For instance, it seems counter-intuitive to say that a piece of electronic music is authored by the creator of the drum sample humanizer algorithm that I was talking about in a previous post. Or that you would owe royalties to the person who pushed through the idea of a parameter variable randomizer module on a software synthesizer, as you are benefiting from from a sound that is the result of nothing more than his design.

Yet you would probably agree that my push of the button does not constitute authorship of the resulting corporate bullshit of the tools outlined above in any conventional sense of the word. The authorship of the satire belongs to the programmer, not me.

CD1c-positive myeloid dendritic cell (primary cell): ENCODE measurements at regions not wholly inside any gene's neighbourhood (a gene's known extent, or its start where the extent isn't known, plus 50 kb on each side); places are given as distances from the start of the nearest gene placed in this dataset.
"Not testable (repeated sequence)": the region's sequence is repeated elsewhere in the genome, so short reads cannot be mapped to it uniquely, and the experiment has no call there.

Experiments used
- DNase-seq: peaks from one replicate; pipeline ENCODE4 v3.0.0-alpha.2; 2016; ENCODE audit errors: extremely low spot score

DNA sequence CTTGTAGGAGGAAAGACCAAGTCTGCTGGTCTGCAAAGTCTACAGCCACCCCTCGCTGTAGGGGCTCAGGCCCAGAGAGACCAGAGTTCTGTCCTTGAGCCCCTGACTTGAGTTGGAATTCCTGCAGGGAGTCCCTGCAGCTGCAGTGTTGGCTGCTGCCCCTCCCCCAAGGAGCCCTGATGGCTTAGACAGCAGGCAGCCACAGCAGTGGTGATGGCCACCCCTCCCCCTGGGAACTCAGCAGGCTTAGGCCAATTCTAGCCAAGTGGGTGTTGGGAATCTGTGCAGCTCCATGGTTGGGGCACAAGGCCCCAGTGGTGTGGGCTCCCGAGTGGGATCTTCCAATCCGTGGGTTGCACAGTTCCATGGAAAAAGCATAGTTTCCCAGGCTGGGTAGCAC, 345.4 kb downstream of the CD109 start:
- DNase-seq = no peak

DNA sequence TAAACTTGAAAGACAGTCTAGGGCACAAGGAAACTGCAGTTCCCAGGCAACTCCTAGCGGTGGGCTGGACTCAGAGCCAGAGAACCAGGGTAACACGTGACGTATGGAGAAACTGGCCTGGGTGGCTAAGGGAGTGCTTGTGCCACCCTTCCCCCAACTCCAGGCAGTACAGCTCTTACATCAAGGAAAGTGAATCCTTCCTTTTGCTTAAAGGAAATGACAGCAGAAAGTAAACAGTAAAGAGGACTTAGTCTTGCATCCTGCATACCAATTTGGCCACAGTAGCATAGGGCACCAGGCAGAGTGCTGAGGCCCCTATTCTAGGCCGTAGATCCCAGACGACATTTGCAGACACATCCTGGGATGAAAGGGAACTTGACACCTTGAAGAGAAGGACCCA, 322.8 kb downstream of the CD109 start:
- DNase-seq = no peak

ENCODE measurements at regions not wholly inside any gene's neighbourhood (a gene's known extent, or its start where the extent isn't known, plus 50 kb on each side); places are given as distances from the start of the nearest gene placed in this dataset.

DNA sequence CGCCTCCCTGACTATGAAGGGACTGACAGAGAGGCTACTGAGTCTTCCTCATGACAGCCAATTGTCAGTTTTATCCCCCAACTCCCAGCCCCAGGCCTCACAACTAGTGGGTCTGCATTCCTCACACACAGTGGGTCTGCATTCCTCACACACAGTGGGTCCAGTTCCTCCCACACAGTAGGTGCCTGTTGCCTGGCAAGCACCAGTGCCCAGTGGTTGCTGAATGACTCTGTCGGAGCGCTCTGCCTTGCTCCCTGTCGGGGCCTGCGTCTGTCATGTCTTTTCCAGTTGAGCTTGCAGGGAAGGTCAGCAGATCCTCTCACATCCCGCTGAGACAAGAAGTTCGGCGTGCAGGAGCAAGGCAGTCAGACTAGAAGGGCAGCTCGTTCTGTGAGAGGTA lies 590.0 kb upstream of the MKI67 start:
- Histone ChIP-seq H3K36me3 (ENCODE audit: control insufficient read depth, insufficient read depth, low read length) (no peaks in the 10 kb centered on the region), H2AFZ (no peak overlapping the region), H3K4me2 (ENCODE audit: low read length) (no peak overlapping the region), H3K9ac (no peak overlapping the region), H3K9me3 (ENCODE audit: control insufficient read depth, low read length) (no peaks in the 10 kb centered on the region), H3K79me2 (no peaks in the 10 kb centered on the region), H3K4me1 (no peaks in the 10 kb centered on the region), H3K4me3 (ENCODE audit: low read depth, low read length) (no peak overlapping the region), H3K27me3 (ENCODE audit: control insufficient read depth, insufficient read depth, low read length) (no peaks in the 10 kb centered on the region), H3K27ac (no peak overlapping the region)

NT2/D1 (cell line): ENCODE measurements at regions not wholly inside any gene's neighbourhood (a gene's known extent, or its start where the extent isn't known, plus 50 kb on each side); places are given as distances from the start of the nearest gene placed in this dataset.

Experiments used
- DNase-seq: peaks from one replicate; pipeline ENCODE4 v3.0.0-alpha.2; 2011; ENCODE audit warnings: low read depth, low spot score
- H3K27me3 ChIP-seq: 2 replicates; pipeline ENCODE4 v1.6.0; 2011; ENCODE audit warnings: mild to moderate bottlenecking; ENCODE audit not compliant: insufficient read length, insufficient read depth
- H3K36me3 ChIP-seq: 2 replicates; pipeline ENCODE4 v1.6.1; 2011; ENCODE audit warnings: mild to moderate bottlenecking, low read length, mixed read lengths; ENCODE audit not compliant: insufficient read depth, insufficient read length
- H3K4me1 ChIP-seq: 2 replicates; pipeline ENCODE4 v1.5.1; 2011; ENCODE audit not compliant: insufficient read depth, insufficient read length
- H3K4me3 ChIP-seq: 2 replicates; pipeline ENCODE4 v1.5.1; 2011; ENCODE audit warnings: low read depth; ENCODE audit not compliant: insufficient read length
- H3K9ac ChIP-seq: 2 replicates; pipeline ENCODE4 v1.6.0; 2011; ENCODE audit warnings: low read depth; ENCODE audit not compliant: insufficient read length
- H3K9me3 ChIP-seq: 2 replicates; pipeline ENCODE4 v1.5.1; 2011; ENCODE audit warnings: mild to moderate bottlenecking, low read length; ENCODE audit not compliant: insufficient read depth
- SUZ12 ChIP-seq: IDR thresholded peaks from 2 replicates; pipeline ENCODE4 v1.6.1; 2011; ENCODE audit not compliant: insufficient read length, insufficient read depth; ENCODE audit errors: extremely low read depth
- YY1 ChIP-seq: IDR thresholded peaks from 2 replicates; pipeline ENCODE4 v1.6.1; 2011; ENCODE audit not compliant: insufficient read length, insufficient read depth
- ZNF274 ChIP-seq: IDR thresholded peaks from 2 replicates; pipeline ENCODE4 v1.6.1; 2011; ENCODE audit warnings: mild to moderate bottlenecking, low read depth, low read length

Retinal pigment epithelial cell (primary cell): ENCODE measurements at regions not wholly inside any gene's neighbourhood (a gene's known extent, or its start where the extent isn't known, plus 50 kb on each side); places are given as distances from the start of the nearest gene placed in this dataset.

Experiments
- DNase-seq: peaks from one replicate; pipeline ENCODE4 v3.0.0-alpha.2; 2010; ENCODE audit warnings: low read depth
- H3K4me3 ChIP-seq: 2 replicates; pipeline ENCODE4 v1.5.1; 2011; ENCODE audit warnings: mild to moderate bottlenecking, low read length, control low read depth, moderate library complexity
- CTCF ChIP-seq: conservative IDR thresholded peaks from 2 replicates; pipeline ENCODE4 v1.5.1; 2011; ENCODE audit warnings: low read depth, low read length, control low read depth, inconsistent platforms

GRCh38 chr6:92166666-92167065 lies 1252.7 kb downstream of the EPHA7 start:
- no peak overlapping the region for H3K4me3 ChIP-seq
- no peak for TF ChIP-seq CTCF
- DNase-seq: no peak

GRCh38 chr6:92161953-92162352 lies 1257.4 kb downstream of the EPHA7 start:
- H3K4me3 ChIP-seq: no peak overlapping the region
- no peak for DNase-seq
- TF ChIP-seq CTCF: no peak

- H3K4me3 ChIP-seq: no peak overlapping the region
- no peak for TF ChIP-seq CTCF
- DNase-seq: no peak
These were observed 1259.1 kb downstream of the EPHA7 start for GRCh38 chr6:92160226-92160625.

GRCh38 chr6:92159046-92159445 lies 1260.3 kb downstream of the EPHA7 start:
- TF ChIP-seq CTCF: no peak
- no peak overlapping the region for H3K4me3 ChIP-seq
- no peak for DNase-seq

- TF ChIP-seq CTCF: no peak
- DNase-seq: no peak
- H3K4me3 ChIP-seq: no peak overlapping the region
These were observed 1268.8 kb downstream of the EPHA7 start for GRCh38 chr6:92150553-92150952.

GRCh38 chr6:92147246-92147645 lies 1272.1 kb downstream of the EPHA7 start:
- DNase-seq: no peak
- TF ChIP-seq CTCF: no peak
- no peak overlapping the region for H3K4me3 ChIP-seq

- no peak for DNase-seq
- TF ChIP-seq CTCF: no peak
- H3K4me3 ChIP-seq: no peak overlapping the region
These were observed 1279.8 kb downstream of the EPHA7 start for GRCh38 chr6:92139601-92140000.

Of course, I'm analytically all over the place here - mixing concepts that belong to the realm of intellectual property law and more philosophical ponderings about ownership in general, but the question could be worth while exploring nevertheless, as you might have more and more generative tools emerge in the near future, and the boundaries between author and audience, designer and user could blur even further.

But beside the questions of authorship that might arise from the relationship between the creator and the creator of his tools, my chosen examples also seem to illustrate a certain attitude towards generativity.

It's as if the generative process itself is derogatory. The message, after all, seems to be that something is so dull, stupid and predicable that it can be generated.

I was reminded of the last task in which we had to read up about effective complexity as a measure to evaluate generative art - that the ideal amount of generative complexity in an art work is determined by the balance between complete order and total disorder.